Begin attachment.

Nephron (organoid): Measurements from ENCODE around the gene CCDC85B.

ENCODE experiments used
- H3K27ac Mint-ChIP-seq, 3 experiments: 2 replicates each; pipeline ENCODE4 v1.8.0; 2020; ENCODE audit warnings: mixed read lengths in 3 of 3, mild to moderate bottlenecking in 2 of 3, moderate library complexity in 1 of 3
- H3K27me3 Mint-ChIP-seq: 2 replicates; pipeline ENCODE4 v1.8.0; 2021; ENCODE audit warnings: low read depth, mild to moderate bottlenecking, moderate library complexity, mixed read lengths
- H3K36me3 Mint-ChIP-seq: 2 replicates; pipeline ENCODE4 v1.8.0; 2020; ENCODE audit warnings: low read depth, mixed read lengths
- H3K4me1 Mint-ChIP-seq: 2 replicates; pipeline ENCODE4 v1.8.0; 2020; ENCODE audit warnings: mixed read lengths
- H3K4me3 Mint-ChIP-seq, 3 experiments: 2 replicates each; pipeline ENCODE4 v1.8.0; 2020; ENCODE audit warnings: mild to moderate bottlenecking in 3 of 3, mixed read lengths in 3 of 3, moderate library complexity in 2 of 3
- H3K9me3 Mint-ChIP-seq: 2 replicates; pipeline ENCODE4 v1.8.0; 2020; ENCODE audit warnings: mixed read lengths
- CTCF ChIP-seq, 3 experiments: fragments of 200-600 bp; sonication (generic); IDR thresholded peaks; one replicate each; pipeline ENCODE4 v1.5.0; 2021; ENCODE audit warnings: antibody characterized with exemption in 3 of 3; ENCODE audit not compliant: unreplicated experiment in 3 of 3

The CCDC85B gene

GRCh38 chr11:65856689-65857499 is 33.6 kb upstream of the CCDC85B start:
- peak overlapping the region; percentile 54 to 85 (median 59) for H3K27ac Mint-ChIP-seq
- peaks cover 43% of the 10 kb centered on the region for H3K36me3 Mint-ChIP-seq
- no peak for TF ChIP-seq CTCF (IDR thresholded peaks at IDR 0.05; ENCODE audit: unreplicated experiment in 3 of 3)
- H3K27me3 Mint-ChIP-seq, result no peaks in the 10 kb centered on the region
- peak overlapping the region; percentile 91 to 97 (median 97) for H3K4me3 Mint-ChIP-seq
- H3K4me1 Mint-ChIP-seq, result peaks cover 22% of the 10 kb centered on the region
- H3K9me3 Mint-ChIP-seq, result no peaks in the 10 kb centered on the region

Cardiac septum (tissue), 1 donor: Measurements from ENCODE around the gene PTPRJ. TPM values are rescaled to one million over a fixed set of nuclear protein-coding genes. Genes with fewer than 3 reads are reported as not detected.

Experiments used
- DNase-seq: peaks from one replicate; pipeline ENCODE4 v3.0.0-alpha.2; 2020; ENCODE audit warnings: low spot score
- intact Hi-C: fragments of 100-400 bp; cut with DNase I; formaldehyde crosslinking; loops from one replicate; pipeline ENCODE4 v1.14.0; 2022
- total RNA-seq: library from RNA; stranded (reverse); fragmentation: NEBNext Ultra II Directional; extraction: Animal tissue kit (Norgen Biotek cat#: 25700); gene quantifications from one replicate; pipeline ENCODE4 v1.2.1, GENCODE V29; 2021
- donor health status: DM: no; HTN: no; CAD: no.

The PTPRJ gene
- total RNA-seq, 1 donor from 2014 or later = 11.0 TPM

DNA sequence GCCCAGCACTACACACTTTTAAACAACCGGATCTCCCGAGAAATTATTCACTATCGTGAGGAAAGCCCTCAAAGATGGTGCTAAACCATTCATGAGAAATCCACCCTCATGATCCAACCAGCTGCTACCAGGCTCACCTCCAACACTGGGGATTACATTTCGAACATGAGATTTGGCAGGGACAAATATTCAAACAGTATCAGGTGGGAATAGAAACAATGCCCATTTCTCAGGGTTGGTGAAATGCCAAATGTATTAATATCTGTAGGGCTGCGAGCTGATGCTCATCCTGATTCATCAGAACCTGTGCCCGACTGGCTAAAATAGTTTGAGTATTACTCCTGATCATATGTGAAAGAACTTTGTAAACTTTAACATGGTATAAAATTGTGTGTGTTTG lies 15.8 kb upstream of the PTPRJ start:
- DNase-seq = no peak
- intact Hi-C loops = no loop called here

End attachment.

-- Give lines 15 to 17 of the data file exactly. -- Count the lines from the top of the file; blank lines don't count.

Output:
- H3K27me3 Mint-ChIP-seq, result no peaks in the 10 kb centered on the region
- peak overlapping the region; percentile 91 to 97 (median 97) for H3K4me3 Mint-ChIP-seq
- H3K4me1 Mint-ChIP-seq, result peaks cover 22% of the 10 kb centered on the region